Republicans push again to raise Fulton homestead exemption

Stymied in their initial efforts to cut Fulton County property taxes, House Republicans have introduced a new measure that could save tens of thousands of homeowners money.

The bill would double the county’s property tax homestead exemption to $60,000 over three years, if voters approve in 2014. When fully implemented, that would mean the owners of homes valued at up to $150,000 would pay no county property taxes.

Republicans say the tax cuts would force Fulton to trim spending.

“Clearly there is reason to cut the fat and give relief to taxpayers,” said House Speaker Pro Tem Jan Jones, R-Milton, who sponsored the bill. “I think this is a measured approach to help all homeowners throughout Fulton County, from north Fulton to Atlanta to south Fulton.”

Democrats say her bill would force dramatic cuts in funding for libraries, Grady Memorial Hospital and other services.

“Citizens are going to see a massive cut in services,” said Rep. LaDawn Blackett Jones, D-College Park.

Republicans have long sought to shrink the size of Fulton County government, which they say is bloated and wasteful. To that end, Jones and other north Fulton Republicans introduced House Bill 170 earlier this year.

The measure would have raised the county homestead exemption from $30,000 to $60,000 over two years. It also would have capped the county property tax rate for two years and required five votes on the seven-member County Commission to raise taxes thereafter.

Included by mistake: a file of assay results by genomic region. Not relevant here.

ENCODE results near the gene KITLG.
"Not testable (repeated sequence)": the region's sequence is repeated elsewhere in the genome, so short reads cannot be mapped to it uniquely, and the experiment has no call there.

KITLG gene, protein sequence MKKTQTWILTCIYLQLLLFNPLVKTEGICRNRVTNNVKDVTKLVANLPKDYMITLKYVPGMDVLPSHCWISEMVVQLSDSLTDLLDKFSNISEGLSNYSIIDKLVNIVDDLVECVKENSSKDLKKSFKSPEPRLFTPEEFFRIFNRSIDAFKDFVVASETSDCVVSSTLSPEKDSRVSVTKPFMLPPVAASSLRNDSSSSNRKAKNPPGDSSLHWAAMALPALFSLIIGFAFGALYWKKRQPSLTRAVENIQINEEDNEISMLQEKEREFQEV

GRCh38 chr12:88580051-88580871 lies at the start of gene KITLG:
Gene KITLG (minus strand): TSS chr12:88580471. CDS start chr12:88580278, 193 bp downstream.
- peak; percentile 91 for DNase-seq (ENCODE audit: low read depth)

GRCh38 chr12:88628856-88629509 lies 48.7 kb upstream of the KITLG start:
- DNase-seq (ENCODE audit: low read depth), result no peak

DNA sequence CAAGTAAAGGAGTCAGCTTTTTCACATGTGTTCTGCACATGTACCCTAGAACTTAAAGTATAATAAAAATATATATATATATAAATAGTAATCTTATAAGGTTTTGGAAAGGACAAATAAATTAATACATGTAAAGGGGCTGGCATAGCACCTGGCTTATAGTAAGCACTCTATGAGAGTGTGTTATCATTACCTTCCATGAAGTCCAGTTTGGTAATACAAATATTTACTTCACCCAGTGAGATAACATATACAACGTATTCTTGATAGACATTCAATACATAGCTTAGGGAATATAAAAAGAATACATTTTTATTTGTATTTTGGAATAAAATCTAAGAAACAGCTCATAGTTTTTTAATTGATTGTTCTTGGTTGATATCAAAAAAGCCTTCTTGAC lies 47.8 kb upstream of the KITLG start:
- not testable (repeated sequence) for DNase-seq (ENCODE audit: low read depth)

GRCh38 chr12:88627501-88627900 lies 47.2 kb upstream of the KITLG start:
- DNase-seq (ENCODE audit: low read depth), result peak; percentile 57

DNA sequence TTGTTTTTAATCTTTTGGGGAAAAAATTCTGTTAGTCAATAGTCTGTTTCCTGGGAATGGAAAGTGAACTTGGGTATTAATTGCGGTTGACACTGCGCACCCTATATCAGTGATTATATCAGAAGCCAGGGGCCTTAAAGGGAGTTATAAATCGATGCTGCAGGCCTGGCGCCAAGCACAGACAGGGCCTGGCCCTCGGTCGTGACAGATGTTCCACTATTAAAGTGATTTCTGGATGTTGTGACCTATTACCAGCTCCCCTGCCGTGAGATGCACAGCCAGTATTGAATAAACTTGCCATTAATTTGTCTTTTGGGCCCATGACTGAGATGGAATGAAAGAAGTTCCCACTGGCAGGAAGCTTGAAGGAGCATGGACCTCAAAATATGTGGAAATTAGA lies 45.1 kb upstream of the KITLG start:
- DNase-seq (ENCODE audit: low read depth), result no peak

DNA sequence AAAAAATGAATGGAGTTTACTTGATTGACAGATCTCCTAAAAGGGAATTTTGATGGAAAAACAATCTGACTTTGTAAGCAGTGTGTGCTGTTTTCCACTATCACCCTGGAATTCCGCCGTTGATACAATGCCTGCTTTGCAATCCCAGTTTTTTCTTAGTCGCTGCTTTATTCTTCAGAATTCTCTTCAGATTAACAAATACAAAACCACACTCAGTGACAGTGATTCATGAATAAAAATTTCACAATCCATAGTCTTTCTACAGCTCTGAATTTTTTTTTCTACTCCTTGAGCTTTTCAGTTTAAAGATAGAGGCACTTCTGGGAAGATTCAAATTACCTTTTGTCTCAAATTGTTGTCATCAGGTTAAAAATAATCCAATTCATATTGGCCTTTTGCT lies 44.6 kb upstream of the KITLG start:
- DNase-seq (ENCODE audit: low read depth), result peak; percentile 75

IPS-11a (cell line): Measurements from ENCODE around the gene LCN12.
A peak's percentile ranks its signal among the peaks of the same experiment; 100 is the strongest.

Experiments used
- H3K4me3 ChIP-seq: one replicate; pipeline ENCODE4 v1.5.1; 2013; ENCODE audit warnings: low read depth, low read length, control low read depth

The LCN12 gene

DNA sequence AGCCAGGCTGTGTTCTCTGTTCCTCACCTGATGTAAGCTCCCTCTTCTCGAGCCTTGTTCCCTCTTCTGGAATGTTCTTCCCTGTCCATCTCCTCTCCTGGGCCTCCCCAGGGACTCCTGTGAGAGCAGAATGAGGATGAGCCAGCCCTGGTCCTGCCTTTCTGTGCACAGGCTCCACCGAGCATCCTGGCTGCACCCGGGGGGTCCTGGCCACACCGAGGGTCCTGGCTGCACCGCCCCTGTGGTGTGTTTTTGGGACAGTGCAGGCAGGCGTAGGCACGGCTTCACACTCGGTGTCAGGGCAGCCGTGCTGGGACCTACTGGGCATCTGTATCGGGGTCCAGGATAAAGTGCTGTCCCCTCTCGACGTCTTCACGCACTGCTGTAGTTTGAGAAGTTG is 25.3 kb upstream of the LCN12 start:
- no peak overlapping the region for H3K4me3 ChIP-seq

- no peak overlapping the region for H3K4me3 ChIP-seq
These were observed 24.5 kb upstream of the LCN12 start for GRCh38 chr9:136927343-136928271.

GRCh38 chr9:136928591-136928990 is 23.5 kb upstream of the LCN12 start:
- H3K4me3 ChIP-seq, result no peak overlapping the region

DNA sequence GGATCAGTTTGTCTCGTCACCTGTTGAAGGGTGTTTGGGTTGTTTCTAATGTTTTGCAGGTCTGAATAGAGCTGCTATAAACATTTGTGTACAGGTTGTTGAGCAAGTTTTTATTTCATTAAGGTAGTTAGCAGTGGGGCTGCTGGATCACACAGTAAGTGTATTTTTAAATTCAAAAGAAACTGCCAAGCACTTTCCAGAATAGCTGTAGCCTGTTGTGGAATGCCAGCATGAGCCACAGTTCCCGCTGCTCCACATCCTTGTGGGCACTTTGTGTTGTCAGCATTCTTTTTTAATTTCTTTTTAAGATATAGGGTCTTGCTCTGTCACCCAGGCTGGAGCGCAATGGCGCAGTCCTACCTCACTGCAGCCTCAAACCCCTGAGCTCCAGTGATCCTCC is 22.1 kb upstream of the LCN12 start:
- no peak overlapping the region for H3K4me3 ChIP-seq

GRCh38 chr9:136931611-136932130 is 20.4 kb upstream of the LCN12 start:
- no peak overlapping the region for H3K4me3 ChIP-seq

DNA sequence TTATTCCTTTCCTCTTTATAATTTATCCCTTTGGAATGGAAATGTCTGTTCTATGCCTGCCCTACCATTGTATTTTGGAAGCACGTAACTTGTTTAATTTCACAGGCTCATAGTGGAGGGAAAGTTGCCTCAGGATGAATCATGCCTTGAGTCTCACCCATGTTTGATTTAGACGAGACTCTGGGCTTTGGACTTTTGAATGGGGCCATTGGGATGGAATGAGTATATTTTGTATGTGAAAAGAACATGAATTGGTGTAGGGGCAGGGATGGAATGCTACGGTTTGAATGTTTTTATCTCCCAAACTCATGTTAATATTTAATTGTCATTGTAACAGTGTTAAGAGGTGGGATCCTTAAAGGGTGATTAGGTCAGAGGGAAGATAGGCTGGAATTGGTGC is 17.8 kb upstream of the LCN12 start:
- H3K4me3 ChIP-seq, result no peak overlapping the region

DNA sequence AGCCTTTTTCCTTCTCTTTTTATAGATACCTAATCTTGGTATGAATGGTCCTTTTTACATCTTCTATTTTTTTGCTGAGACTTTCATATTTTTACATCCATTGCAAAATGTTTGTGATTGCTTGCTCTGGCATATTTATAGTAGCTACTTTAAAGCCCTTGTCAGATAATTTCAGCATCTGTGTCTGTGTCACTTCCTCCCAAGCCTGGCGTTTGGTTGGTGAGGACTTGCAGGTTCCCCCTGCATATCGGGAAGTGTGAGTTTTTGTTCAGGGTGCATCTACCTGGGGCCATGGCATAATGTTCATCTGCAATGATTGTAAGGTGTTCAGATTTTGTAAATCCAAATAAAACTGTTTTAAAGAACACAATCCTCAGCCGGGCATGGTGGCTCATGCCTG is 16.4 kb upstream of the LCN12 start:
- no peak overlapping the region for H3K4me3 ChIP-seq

Jones twice postponed calling HB 170 up for a vote in the full House and later withdrew it. Democrats said she couldn’t muster the 120 votes needed to pass. Jones denied that Tuesday, saying the bill had a legal flaw: The state can’t cap a county’s tax rate. So she’s trying again with House Bill 541.

The new bill would still double the county’s property tax homestead exemption to $60,000. But it would spread the increase out over three years instead of two. And it would not include a cap on the property tax rate. Voters would still have to approve the homestead exemption increase in 2014 for it to take effect.

So it would still need 120 votes, and Republicans hold 118 seats in the House.

Jones plans to introduce a second bill that would require a vote of five commissioners to raise the millage rate. That provision does not need a supermajority to pass, she said.

An Atlanta Journal-Constitution analysis of data from the county tax assessor’s office found doubling the homestead exemption would cut taxes for more than 100,000 people. But county officials say it would cost Fulton $48 million in tax revenue and force cuts to popular services.

County Commission Chairman John Eaves criticized what he said was state lawmakers’ micromanagement of county affairs.

“It’s counterproductive,” Eaves said. “It’s mean-spirited.”

State Rep. Harry Geisinger, R-Roswell, said Fulton would still be able to deliver essential services. He said the county hasn’t cut its payroll enough since four new cities formed in Fulton in the 2000s, reducing the area where the county provides services such as police, fire protection and parks.

Geisinger said the county should start shedding employees through attrition.

“It’s been a works program, just like MARTA has been, for years,” he said.

The homestead exemption proposal is just one of a series of bills Republicans are pushing to reshape Fulton. Other bills would make it easier to fire county employees, make the tax commissioner an appointed position instead of an elected office and redraw commission districts in a way that potentially could give Republicans a majority.

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